Gubby is based at the quiet and beautiful Clarendon Park Estate in Wiltshire. He does all his fitness training on the forgiving old turf in the grounds of the estate. There is a perfectly steep hill that Gubby does repetitions galloping up and letting Xavier rest on the way down. They do fitness work every four days and will have their last gallop on the Saturday before Badminton week, with a ‘pipe opener’ after dressage on the Friday afternoon. Gubby said ‘Xavier is a strong and electric horse’ so he puts a lot of work into him to keep the extra fizz to a minimum! The technical training involves weekly dressage training with Lizzie Murray throughout April and showjumping training with William Fox-Pitt. Xavier is a keen horse in the ring, sometimes making up too much ground in combinations. Practising grid exercises at home helps him to shorten his stride in doubles and trebles, especially if the course builder likes to use short distances.

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The horse’s well-being

Joseph will turn ‘Frankie’ out every day on his own so he can have a pick of grass, relax and feel the sun on his back. Joseph chooses not to put protective boots on when turning Frankie out because he tends to be sensible in the field and he would rather keep the legs cool. Regular massages and some physiotherapy throughout April also help get Frankie in the best physical condition possible.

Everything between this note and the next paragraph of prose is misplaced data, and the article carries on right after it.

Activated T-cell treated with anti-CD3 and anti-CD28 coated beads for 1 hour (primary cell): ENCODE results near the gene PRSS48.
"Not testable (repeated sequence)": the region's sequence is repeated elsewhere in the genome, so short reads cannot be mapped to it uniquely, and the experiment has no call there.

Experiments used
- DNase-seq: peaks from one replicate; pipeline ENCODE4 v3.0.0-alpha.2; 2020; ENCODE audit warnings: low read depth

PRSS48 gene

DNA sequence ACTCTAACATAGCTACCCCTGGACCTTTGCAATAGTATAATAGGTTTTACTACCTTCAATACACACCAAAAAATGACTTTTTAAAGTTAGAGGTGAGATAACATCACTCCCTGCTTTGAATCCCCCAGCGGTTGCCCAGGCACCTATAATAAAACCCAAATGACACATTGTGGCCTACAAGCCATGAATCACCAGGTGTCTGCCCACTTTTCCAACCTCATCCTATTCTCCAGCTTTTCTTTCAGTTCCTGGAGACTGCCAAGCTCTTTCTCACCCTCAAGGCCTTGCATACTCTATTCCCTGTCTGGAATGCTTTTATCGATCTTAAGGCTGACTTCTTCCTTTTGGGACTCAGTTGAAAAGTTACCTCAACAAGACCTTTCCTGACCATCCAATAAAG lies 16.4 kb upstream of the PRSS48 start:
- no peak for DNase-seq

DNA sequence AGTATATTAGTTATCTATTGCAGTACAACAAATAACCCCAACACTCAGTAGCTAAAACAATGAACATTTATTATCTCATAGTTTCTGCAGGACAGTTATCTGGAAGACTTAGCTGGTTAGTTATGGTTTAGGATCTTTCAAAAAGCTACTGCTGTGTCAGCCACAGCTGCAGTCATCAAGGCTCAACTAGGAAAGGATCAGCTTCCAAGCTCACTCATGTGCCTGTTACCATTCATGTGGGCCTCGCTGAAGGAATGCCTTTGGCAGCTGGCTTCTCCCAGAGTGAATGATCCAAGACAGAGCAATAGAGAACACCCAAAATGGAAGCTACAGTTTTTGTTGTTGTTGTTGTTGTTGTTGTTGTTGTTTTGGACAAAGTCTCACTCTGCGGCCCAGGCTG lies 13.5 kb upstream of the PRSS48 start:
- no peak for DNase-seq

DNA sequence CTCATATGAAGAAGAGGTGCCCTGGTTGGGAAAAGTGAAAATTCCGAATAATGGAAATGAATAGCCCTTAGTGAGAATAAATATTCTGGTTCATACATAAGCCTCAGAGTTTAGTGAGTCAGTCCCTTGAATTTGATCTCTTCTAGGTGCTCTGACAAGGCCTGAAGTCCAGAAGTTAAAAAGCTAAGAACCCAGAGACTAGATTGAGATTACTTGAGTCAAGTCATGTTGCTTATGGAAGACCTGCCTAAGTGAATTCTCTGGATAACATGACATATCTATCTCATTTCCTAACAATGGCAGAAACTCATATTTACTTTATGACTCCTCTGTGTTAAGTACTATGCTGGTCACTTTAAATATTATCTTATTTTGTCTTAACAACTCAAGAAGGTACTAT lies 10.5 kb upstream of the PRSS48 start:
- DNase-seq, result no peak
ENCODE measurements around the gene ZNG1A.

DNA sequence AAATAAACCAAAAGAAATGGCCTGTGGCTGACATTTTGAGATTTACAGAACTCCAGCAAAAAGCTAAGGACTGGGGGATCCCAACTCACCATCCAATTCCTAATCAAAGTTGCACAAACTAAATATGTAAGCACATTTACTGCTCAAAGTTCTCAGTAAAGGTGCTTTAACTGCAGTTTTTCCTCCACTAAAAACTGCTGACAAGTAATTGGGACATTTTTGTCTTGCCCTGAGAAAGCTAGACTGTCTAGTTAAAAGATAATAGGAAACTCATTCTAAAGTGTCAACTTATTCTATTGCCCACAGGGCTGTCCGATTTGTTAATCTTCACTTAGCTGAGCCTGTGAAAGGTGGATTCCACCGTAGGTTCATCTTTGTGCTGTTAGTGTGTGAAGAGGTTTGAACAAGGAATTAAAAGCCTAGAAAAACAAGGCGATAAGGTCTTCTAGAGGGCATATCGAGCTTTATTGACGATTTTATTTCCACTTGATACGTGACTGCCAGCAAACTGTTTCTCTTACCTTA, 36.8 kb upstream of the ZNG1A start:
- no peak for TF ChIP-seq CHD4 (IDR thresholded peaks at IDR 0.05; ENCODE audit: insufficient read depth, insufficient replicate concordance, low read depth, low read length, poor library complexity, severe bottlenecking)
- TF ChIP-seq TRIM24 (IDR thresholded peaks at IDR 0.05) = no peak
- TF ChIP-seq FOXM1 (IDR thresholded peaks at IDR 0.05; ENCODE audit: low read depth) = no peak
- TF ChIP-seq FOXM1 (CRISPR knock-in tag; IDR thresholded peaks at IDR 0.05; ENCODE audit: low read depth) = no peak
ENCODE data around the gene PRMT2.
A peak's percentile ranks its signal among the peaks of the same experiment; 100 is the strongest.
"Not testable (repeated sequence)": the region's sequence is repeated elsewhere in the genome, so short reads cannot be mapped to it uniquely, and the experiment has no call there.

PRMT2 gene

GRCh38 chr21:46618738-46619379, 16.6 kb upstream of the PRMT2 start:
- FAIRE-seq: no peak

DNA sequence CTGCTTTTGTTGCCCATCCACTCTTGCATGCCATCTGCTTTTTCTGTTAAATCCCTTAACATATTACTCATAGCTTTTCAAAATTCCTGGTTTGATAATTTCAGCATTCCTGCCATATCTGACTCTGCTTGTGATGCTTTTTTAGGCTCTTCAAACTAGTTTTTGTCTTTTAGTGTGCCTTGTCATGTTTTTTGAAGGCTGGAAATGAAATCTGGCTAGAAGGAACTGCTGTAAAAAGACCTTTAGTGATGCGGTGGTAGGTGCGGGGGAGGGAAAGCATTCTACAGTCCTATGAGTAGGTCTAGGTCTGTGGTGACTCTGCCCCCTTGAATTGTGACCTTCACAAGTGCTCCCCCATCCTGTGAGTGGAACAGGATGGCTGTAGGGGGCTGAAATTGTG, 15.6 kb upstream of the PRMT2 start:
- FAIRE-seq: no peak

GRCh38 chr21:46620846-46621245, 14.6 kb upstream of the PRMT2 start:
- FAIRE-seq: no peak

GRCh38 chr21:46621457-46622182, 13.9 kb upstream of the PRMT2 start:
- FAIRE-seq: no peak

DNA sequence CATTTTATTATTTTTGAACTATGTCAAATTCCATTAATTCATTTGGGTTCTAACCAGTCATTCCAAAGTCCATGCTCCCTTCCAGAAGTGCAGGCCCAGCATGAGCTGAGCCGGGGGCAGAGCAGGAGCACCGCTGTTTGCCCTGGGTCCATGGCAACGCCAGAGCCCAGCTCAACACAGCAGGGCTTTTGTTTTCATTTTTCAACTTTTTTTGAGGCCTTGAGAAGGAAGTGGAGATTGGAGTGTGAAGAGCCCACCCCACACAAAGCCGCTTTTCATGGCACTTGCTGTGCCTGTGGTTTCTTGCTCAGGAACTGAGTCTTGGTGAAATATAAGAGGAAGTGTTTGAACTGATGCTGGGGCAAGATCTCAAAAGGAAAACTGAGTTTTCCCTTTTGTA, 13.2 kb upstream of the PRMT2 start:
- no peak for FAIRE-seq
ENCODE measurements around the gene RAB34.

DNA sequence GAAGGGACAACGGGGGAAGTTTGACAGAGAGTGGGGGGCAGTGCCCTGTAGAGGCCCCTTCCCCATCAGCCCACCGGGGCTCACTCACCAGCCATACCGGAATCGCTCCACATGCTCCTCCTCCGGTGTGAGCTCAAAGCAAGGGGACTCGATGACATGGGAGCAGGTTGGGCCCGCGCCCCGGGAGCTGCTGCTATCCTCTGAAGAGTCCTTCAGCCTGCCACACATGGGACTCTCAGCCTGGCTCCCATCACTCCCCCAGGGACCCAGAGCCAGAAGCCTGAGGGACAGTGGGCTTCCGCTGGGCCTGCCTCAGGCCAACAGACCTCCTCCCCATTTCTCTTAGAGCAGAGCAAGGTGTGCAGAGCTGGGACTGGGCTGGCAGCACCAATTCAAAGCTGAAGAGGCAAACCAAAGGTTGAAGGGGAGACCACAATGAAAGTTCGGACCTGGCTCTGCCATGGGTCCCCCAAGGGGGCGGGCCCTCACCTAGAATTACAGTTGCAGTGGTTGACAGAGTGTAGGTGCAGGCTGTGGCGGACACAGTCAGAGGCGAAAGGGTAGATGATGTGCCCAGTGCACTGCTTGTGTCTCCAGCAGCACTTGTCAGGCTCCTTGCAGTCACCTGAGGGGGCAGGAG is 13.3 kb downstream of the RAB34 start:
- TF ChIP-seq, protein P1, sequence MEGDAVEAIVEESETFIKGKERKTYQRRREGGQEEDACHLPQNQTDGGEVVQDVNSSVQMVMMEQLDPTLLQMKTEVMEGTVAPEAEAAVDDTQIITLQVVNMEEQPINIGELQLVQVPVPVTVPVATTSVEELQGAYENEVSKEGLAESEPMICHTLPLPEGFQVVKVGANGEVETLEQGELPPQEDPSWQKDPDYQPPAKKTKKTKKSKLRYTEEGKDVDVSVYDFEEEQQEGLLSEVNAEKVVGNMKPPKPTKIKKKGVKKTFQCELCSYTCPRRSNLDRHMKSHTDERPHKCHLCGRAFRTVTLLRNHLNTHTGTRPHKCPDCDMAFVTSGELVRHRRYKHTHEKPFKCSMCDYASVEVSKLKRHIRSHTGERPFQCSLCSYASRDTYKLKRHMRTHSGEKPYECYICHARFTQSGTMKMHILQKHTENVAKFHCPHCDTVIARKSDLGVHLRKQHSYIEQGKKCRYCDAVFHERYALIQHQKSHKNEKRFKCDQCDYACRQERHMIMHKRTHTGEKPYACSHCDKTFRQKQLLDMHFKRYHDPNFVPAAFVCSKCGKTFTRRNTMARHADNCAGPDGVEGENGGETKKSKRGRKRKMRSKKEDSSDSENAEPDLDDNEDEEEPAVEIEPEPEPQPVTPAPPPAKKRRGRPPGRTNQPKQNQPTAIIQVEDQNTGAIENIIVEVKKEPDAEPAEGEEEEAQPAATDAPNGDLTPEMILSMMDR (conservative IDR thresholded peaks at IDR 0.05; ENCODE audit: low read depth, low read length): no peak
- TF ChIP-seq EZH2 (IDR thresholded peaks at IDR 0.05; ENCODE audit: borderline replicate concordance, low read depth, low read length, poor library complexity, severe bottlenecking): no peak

Gubby entrusts the multi-skilled Sue Devereux to keep Xavier in good condition. Sue is an equine vet, chiropractor and acupuncturist who will treat Xavier 2-3 times this April using a variety of techniques. In the stable, Xavier wears a magnetic rug and magnetic boots to optimise blood flow and recovery. He is turned out ‘bootless’ from the time he is ridden in the morning until 8pm when the horses get late feeds. This turnout time helps Xavier chill out and unwind.

Feeding

Joseph is very intuitive and he judges visually and by the feel of the horses on whether their feed needs increasing or decreasing. He monitors each horse closely to ensure it is fed the right mix of hard feed, haylage and supplements. Joseph slightly increases the feed on Frankie’s hardest days of work. Two weeks before Badminton Frankie’s feed regime will be set and won’t change leading up to the event. Joseph uses top quality feeds, Mervue supplements and he brings his own haylage over to Badminton from his base in Northern Ireland.